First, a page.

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Esquimalt road one for the ages, and for the camels

Dec 02 2012
Cariboo-bound camels arrived in Esquimalt in the 1860s. 

Cariboo-bound camels arrived in Esquimalt in the 1860s.

Photograph by: A-00347, Courtesy Royal B.C.Museum, B.C. Archives

Few roads in Canada have rated heritage status, but Old Esquimalt Road is poised to become the next.

Local historian Sherri Robinson calls it “the first planned road in Western Canada” — and hopes it will soon be labelled as such. It was laboriously hacked out of heavy woodland wilderness in 1852, by the crew of the Royal Navy’s HMS Thetis, a backbreaking job. But it was finished before 1853 under the command of Capt. Augustus Kuper of the Royal Navy.

The Thetis crew literally took the high road along the rocky outcroppings, unlike the crew of the HMS Clio, who cut through the swamp in 1865 when building “new” Esquimalt Road that continues as the township’s main thoroughfare today.

At least they got an extra shilling a day for their efforts.

Old Esquimalt Road “served as the only safe overland means of travel between the naval base on Esquimalt Harbour and the Hudson’s Bay Company Fort in Victoria (at Fort and Government streets) until the new road was complete.

The road meant sailors needing to get between harbours no longer had to fear drowning in small boats amid quickly changing tides that had claimed several men.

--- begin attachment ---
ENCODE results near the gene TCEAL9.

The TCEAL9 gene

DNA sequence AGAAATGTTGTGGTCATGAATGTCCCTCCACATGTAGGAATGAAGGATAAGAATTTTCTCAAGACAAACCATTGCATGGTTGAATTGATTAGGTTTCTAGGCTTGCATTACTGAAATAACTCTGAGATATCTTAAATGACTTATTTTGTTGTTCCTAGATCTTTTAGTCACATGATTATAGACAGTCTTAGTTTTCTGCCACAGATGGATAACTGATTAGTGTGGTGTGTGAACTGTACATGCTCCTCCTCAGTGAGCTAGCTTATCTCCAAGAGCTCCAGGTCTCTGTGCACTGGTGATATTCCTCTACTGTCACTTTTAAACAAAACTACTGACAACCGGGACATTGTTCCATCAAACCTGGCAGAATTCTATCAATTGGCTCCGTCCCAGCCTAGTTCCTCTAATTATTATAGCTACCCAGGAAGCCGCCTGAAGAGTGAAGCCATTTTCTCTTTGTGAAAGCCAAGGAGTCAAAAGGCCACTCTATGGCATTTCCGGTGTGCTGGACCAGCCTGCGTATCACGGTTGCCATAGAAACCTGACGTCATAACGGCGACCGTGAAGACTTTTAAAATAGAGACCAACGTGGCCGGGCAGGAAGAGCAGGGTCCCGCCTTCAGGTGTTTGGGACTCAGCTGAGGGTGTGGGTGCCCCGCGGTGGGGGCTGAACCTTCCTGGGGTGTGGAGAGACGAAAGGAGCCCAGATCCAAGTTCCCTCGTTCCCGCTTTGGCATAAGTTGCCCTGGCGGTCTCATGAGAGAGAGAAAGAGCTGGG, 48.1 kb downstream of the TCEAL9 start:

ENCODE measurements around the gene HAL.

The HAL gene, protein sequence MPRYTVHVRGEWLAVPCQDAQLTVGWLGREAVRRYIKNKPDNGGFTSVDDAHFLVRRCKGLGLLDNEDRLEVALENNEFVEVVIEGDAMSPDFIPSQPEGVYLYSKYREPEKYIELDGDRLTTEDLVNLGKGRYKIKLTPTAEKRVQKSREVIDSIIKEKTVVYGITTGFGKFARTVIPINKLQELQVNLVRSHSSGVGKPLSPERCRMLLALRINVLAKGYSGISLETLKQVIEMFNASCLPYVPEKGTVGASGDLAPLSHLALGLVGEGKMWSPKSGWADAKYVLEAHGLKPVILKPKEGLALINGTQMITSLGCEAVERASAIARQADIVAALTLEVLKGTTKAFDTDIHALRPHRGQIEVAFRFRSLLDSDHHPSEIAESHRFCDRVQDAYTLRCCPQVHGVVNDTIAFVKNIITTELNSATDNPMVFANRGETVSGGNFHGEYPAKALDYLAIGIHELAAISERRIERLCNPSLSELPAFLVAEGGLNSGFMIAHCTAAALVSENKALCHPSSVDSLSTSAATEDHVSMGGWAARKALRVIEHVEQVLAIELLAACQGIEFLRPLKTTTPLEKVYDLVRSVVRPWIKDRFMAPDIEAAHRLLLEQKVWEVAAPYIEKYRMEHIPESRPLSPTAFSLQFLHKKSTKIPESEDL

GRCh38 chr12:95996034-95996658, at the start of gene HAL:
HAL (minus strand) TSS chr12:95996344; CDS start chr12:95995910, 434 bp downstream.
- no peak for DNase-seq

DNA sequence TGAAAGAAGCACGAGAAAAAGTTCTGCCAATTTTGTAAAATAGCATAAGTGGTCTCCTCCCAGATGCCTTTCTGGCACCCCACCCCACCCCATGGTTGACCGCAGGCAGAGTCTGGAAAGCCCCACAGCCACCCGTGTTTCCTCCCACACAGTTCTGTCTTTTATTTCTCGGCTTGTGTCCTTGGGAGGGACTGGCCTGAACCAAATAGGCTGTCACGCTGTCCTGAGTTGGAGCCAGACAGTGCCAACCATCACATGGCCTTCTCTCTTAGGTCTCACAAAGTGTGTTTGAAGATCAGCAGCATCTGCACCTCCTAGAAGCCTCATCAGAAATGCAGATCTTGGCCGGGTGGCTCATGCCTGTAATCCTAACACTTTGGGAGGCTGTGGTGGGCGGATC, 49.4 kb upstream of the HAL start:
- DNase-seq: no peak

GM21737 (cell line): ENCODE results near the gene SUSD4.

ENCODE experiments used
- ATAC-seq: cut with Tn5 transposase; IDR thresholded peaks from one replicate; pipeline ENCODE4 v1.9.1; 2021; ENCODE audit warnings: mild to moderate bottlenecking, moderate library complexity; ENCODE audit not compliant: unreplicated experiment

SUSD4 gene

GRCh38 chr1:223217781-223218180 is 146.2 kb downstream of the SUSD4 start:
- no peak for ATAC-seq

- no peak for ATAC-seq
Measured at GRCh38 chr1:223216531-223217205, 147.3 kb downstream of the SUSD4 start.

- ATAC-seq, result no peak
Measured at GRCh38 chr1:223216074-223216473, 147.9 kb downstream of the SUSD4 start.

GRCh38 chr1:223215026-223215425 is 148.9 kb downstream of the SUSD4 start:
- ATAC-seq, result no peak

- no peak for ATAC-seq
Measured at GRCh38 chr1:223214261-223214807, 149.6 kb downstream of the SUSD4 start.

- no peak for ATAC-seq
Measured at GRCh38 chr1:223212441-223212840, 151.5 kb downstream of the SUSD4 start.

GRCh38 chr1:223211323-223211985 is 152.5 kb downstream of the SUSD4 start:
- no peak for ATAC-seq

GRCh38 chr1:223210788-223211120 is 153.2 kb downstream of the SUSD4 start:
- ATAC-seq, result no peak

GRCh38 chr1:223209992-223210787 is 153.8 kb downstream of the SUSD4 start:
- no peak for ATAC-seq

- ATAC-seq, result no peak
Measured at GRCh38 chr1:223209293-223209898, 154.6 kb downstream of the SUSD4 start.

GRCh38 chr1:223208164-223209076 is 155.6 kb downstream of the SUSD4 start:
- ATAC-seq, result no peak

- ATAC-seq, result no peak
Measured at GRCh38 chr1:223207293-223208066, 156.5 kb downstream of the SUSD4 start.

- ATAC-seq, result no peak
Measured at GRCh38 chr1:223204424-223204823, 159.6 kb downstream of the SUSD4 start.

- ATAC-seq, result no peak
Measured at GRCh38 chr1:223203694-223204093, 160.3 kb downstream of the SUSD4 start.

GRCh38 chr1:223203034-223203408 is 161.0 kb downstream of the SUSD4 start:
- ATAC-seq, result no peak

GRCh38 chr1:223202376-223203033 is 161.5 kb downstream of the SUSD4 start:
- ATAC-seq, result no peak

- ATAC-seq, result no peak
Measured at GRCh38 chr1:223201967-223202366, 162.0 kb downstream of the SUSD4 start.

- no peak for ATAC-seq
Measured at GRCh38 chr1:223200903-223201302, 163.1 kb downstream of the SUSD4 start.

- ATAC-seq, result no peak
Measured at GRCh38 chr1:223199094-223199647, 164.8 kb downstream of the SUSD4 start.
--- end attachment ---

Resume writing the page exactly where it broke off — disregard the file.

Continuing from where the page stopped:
This is Esquimalt’s centennial year so the timing seems right for the registration of such an important road to the community, says Robinson, a fifth-generation Esquimalt resident who has been a volunteer archivist for 33 years.

The old road’s status as a heritage feature is expected to be formalized at a council meeting on Dec. 10.

The roughly 1.5-kilometre route runs west to east, from Park Terrace to Wilson Street in Victoria, and includes the confluence of Old Esquimalt Road with Lampson and Head streets.

Heritage registration will allow the municipality to place signage informing the many walkers in the neighbourhood about B.C. milestones — everything from beer to baptism, that happened along the road.

Placement on the register will in no way encumber local government, and the B.C. Assessment Authority has determined there will be no impact on property values, Esquimalt planning technician Karen Hay said.

Letters were sent explaining the idea to about 150 residents and property owners along the route. There have been no objections.


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